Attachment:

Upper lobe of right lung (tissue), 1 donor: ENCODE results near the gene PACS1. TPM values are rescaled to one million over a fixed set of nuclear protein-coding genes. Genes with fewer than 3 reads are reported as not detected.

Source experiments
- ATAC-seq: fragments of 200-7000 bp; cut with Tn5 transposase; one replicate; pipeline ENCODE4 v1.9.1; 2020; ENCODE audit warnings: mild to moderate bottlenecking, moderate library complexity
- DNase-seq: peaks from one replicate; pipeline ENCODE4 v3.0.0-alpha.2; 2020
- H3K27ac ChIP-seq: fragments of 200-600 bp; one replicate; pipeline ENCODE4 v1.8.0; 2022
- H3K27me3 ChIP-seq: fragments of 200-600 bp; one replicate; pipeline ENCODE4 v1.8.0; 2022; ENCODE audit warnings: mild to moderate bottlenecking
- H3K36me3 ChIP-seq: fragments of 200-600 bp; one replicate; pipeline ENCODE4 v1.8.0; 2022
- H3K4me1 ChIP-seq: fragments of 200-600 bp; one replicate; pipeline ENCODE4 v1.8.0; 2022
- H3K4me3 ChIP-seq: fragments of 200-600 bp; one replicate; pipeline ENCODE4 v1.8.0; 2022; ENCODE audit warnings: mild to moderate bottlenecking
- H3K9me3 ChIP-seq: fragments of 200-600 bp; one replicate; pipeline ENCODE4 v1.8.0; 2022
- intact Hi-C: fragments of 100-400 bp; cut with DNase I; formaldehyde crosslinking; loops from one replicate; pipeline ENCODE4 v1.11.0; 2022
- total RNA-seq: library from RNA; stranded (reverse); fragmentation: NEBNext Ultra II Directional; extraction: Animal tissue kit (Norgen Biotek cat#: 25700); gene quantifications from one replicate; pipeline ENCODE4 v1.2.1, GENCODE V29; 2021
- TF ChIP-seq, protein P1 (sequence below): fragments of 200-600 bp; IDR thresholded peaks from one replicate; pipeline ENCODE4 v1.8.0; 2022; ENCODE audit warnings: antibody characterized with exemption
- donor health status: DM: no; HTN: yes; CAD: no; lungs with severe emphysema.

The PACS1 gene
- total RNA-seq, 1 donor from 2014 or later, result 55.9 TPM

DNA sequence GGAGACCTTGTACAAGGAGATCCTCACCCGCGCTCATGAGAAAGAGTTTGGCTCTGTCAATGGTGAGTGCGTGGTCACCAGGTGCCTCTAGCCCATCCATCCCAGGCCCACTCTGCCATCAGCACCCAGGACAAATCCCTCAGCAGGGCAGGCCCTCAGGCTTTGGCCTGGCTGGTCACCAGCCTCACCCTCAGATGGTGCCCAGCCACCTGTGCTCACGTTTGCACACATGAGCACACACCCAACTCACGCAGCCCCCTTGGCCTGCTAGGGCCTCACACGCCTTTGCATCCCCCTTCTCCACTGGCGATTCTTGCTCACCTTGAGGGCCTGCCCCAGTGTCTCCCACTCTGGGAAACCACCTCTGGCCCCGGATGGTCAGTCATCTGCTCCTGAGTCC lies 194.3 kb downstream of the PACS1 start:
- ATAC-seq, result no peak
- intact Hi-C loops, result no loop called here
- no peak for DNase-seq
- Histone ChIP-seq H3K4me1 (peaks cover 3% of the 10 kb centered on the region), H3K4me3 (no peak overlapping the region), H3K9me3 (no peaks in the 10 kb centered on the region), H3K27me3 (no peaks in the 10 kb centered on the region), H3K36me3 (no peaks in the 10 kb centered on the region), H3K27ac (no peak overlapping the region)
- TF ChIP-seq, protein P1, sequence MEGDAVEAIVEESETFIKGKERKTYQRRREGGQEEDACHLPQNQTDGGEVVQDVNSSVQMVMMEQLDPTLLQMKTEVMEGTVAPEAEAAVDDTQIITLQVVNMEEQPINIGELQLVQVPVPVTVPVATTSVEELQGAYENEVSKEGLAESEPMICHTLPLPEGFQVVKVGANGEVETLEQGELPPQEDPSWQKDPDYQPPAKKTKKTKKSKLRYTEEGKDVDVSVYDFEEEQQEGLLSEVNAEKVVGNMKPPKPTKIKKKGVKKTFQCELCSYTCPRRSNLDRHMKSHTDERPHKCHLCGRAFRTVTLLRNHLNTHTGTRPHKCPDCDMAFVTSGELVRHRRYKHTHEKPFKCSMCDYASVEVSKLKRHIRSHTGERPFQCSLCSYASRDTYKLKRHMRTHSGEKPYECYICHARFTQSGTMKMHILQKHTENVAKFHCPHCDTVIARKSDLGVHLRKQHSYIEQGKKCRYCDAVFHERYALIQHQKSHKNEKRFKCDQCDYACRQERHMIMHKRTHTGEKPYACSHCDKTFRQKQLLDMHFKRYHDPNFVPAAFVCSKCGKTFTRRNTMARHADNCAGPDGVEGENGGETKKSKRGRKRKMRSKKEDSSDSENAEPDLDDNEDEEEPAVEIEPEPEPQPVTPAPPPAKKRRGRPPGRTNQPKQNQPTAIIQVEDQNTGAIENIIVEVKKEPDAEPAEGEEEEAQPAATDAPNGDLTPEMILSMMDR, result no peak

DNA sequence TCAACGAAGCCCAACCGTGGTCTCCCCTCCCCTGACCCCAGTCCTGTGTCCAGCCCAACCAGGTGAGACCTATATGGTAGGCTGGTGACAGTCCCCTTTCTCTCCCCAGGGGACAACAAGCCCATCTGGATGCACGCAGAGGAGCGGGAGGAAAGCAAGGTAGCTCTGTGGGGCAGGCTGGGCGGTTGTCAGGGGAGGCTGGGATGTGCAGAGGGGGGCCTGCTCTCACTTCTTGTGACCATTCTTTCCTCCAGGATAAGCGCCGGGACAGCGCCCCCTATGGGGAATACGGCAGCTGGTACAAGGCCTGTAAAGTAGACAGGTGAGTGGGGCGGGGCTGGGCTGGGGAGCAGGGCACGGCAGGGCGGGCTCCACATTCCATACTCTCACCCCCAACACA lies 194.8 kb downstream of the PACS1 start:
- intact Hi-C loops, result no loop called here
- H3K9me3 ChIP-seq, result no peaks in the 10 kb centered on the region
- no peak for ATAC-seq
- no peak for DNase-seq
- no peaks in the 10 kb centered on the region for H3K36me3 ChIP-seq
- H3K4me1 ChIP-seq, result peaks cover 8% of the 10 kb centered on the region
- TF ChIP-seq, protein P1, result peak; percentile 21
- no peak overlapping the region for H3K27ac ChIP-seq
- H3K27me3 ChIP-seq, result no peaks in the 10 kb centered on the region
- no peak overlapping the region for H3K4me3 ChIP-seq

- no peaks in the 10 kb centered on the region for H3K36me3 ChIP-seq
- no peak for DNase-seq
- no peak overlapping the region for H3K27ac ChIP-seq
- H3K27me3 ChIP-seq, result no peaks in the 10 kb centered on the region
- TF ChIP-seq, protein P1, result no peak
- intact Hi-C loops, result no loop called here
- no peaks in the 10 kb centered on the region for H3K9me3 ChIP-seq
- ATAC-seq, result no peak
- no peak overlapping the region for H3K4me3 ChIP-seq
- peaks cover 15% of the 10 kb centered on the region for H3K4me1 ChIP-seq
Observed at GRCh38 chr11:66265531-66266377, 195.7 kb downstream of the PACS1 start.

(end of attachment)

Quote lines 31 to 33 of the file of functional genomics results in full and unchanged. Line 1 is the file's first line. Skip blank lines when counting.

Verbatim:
- no peak overlapping the region for H3K27ac ChIP-seq
- H3K27me3 ChIP-seq, result no peaks in the 10 kb centered on the region
- no peak overlapping the region for H3K4me3 ChIP-seq